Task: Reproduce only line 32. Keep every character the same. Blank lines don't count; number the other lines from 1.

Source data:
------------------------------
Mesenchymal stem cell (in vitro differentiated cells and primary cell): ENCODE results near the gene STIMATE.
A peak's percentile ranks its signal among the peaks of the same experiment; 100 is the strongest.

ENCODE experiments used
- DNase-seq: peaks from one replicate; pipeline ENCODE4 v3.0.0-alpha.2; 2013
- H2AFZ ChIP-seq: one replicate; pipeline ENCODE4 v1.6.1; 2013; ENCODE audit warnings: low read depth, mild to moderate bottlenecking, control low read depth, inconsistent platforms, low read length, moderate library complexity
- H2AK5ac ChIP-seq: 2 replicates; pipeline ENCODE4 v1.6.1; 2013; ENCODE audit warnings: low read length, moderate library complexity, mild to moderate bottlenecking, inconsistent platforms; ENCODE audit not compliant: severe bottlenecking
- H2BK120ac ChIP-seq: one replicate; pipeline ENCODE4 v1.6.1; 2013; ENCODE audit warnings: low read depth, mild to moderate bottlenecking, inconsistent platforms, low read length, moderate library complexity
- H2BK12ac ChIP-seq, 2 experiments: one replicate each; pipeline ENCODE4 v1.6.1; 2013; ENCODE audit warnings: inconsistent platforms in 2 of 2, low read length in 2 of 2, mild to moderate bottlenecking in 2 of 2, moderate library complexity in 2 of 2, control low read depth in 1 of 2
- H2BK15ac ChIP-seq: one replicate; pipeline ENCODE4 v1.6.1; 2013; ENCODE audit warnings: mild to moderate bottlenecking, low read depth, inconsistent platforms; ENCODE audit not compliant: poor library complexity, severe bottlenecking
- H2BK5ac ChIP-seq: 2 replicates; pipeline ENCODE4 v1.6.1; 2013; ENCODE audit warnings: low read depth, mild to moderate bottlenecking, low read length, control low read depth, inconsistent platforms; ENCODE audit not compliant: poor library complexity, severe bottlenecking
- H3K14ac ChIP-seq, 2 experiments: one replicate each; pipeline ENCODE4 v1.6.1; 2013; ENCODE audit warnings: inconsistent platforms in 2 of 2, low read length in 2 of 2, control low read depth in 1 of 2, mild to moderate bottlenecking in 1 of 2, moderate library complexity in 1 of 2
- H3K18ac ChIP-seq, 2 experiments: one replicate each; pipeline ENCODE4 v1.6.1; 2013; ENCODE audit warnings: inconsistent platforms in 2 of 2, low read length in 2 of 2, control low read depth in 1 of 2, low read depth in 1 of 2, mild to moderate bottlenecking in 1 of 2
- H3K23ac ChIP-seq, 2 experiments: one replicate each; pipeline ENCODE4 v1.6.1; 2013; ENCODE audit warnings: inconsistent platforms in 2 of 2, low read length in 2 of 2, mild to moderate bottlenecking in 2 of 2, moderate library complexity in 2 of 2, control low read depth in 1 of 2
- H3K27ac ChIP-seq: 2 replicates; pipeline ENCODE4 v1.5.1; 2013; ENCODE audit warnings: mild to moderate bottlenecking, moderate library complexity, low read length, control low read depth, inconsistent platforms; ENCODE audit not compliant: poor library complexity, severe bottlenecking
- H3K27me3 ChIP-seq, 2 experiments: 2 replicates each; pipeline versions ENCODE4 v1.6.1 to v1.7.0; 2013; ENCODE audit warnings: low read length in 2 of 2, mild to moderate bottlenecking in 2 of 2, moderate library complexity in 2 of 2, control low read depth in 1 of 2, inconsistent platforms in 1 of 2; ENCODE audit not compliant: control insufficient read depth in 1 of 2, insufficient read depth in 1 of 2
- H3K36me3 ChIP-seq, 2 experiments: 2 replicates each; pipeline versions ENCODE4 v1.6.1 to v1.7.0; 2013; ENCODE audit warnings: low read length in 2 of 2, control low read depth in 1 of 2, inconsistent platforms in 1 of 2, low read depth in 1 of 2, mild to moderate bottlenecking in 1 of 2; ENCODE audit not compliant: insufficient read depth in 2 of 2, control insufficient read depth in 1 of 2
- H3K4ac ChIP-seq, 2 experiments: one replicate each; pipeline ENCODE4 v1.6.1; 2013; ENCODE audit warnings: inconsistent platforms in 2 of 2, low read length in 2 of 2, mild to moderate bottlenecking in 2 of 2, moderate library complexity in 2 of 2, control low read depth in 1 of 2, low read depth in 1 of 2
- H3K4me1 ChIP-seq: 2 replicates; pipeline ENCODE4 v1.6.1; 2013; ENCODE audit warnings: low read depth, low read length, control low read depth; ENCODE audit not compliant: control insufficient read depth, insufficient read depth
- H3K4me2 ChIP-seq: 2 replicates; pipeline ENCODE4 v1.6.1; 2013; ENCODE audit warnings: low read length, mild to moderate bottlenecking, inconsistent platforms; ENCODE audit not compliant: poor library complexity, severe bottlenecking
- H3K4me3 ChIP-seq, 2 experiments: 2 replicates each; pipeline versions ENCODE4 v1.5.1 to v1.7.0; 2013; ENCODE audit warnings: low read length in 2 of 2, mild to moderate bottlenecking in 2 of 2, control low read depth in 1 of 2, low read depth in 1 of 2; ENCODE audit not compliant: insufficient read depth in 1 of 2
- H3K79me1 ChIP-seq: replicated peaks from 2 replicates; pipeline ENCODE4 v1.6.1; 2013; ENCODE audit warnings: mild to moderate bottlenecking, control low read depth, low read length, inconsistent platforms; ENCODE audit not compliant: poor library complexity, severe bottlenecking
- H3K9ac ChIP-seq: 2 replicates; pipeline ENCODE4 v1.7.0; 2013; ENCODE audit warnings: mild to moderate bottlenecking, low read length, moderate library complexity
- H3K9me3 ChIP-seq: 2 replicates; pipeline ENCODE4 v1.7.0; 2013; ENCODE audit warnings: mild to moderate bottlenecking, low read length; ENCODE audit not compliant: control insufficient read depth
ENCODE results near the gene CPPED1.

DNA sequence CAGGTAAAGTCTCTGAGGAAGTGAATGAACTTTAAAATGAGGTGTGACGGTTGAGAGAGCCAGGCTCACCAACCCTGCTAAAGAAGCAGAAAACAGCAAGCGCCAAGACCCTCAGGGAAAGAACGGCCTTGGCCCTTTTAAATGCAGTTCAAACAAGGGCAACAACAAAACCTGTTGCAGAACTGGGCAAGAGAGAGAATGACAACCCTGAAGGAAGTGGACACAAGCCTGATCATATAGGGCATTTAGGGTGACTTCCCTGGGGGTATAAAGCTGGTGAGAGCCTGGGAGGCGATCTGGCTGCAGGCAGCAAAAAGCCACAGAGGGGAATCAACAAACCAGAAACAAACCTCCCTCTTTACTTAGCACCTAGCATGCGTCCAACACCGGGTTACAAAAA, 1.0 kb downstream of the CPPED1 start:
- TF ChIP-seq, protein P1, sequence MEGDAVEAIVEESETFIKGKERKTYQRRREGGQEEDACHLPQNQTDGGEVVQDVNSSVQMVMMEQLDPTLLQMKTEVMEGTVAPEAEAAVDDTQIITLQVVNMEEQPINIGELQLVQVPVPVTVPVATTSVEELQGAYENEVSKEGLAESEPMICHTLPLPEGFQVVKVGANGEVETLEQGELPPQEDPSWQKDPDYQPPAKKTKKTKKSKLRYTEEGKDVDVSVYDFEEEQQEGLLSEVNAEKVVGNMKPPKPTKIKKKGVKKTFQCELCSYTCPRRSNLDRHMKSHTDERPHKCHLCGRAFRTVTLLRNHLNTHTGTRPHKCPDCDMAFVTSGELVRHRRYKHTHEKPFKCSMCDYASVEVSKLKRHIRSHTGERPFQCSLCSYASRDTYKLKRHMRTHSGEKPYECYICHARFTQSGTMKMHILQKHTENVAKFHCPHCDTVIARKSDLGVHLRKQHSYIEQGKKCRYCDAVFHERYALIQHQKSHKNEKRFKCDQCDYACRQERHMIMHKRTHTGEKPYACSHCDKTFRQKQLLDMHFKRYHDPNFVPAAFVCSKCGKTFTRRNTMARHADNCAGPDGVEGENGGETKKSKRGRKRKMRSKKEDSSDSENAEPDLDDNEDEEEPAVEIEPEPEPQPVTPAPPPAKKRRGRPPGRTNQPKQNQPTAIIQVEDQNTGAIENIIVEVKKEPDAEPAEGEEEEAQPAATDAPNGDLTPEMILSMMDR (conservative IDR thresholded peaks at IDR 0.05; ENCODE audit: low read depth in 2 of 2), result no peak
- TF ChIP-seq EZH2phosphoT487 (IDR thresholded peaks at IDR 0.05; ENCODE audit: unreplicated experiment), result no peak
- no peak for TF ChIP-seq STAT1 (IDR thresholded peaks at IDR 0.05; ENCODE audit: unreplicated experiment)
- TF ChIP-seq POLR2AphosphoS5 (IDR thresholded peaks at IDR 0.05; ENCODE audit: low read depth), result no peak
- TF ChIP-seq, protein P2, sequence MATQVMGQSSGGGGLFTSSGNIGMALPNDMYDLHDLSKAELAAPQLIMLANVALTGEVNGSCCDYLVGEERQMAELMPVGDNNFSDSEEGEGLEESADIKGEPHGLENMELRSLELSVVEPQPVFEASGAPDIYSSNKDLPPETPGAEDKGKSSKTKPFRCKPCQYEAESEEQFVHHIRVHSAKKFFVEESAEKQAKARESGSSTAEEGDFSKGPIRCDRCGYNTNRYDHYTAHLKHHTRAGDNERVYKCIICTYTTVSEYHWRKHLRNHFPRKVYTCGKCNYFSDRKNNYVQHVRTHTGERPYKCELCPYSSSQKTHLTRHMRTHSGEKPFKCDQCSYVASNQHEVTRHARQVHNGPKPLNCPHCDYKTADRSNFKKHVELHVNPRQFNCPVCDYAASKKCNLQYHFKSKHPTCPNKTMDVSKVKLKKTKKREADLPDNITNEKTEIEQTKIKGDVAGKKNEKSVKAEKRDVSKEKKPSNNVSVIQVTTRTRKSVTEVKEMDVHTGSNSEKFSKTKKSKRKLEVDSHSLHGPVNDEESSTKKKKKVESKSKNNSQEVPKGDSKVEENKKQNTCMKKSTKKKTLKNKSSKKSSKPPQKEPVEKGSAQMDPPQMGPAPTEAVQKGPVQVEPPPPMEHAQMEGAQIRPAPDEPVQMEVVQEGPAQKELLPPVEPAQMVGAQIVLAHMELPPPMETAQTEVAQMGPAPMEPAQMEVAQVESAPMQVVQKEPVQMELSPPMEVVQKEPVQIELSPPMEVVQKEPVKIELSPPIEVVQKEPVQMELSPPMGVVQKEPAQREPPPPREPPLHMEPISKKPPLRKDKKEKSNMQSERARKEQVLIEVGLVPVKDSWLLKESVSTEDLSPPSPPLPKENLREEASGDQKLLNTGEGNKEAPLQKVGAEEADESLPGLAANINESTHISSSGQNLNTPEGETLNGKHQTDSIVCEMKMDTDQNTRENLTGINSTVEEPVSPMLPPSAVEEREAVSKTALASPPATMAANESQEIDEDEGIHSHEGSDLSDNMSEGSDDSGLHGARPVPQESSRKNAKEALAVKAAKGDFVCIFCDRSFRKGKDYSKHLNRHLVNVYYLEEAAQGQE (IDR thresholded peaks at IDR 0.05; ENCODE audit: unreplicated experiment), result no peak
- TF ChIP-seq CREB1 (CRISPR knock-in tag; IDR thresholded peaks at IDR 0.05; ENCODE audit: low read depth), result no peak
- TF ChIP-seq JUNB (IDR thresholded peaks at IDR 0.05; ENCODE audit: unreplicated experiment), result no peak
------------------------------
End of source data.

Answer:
- TF ChIP-seq JUNB (IDR thresholded peaks at IDR 0.05; ENCODE audit: unreplicated experiment), result no peak